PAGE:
Showtime Sets Up for Movies

Jul 20, 2008  •  Post A Comment

Three months after Paramount Pictures, Lionsgate and MGM decided they would rather launch a new premium channel with Viacom than sell their movies—such as “Iron Man” and “The Love Guru”—for the prices Showtime was offering to renew its output deals with the studios, Showtime signed a new output deal with the Weinstein Co.
The new deal gives Showtime 95 titles from Harvey and Bob Weinstein’s studio, including the upcoming “Nine” and Quentin Tarantino’s “Inglorious Bastards,” and supports Showtime CEO Matt Blank’s claim that he’s got plenty of programming without films from Paramount, et al. Besides, it is original programming like “Dexter,” “Weeds” and “Californication,” rather than feature films, that’s driving Showtime’s buzz these days.
Mr. Blank spoke to TelevisionWeek Senior Editor Jon Lafayette about how the Weinstein deal affects Showtime’s programming.
TelevisionWeek: Are there other movie deals you can make?
Matt Blank: I think there are. I’m up to about five or six calls already since we announced this last [Monday] night from various players out there, but we’re not rushing to do any more. We really are set with films prior to this deal right through 2010 until the end of 2011. In fact, we probably have too many movies.
TVWeek: Don’t movies make up a big part of Showtime’s schedule?
Mr. Blank: This is what we were talking about. There’s a lot of film product out there, and we plan to have as much or more first-run theatrical product on the network as we have historically three years from now. Certainly enough people seem to be anxious to sit down and talk to us, and that’s something we’d be more than glad to pursue. We don’t feel any obligation to do another deal in a month. If we do, it’s because the timing was right and the players were right.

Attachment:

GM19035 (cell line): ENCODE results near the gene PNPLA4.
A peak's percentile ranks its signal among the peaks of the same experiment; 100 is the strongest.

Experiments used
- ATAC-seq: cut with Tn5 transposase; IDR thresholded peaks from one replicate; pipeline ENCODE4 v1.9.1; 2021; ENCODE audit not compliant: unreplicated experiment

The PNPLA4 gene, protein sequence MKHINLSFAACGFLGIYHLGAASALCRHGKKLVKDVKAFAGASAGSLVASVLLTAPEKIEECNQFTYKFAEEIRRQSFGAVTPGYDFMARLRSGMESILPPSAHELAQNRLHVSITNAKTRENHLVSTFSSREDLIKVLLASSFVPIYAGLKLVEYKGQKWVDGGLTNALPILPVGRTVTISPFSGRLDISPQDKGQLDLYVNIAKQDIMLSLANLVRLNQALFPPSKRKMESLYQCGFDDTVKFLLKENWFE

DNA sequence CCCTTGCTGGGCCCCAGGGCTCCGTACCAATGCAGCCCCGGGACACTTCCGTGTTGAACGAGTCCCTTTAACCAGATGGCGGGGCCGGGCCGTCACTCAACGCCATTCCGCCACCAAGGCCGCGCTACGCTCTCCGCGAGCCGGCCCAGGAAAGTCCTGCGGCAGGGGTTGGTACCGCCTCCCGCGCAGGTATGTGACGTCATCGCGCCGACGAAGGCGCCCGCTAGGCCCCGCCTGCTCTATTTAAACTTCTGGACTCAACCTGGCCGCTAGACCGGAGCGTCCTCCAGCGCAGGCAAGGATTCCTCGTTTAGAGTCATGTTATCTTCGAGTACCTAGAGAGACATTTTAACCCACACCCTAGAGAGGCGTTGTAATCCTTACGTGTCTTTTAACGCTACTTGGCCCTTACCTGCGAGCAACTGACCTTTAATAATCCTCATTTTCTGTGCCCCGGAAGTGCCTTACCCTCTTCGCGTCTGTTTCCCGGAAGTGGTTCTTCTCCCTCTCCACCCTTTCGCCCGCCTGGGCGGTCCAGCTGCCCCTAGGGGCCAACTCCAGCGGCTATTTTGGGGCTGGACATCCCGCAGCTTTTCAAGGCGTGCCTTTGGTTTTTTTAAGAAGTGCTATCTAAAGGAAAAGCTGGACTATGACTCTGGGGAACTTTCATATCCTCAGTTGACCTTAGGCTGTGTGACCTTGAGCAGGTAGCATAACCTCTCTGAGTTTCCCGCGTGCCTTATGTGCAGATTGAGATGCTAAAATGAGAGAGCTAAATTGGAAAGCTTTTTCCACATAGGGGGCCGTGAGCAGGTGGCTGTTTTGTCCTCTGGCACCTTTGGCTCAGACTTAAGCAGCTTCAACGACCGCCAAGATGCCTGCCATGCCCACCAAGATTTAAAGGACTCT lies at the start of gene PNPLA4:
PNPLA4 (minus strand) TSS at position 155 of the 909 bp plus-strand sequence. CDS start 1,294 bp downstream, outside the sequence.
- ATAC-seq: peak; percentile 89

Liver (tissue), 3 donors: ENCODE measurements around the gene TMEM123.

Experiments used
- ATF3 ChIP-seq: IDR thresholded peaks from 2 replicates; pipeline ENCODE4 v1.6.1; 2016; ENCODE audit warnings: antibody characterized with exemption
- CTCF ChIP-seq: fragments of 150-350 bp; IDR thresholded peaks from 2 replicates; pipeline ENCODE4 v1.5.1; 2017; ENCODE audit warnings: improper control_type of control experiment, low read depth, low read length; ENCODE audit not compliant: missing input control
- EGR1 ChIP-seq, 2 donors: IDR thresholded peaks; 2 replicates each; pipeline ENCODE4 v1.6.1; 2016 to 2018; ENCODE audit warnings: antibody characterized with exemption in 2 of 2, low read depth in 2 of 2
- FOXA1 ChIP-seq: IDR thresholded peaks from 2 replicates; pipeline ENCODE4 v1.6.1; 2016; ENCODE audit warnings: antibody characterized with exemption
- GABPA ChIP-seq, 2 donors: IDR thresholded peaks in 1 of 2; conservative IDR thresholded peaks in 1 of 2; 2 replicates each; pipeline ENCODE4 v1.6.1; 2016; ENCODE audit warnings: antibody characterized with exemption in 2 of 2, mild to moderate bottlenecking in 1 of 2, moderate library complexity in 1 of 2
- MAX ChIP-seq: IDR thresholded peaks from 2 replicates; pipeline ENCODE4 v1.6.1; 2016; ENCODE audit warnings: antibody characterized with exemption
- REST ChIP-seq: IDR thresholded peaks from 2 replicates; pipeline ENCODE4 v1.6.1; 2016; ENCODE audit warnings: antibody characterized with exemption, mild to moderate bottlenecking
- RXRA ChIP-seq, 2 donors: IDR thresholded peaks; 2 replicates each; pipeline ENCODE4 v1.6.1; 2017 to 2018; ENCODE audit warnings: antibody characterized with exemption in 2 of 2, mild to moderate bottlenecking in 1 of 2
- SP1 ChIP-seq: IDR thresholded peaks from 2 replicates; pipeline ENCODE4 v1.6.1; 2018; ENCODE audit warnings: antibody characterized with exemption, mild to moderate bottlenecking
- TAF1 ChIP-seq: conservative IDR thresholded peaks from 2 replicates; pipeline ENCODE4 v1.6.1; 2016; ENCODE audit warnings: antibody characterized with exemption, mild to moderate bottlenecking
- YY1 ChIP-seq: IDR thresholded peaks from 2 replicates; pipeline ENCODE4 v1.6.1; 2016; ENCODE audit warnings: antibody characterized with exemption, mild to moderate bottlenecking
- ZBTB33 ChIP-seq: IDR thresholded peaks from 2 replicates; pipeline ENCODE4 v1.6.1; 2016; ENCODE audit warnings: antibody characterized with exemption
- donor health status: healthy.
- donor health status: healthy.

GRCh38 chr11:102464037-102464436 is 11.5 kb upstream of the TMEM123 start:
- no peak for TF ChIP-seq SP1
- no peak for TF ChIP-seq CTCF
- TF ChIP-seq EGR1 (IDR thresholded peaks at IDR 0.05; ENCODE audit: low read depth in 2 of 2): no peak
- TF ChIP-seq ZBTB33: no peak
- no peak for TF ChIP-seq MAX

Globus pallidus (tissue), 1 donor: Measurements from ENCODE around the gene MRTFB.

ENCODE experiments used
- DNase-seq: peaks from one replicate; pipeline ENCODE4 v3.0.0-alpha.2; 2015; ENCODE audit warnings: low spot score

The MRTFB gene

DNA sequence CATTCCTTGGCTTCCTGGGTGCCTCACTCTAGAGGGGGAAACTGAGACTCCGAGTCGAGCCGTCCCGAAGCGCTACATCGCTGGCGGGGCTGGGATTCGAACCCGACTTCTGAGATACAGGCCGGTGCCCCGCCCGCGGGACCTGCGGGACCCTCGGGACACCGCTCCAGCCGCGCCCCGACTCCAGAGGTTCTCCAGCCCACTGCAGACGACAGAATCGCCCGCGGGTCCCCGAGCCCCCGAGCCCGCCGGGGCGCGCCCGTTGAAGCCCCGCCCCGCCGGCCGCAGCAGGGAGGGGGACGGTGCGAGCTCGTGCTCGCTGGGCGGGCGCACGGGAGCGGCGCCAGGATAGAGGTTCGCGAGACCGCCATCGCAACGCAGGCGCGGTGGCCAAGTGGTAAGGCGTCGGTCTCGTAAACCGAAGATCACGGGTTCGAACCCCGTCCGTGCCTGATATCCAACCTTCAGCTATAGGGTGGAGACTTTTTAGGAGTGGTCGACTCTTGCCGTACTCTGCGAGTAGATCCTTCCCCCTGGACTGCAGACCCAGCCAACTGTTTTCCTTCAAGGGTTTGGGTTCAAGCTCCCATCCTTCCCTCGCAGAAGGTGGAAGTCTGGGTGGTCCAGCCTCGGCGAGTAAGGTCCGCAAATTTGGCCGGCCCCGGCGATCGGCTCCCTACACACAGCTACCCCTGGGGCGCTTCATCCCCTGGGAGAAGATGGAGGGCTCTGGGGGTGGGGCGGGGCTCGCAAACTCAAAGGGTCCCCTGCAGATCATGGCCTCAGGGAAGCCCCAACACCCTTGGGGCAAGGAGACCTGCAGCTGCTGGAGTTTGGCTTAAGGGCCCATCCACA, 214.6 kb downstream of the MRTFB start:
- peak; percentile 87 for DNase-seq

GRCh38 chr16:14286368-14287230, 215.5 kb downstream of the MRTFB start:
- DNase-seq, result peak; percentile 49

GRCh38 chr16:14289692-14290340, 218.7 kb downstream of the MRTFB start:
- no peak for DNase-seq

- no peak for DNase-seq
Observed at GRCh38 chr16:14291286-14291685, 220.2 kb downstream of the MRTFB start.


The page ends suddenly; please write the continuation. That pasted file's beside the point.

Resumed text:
TVWeek: Are you in renewal talks with some of the cable operators? And will giving up the Paramount pictures give them an excuse to seek lower subscriber fees?
Mr. Blank: No more than usual. And this certainly isn’t going to be an issue. I think cable operators understand why Showtime is essential right now.
TVWeek: And that’s the original programming, rather than the movies?
Mr. Blank: Absolutely. The original programming has been a superstar performer over the last year or so, so we’re rarely hearing from our customers about our feature film lineups to begin with. We’ve sort of guaranteed them that we plan to be aggressive in acquiring movies at the point in time when we need them.
TVWeek: Will you move toward running fewer movies and more originals?
Mr. Blank: I don’t think there will be less movies, but I think they will be movies that are more cost-efficient for us, and as a result we’ll have more assets to devote to original programming. We picked up “Inside the NFL,” which I think HBO mistakenly let go for budget reasons. And you’re going to see more of that because that’s what’s working, that’s what consumers are feeding back to us, and that’s what our distribution customers are saying. There’s been surprisingly little response to our new competitor in terms of people coming to us and expressing concern over Showtime.
TVWeek: You said the new deal was cost-efficient. Doesn’t Harvey Weinstein usually try to drive a hard bargain?
Mr. Blank: Harvey was good to work with. This was a good negotiation and it’s a good deal for us and a good deal for him. He’s got 95 movies and he’ll have the benefit of the pay TV revenue to help him finance [movies] over the next seven years. That’s a lot of movies. He’s very anxious to get going with us and get these movies out and on Showtime.


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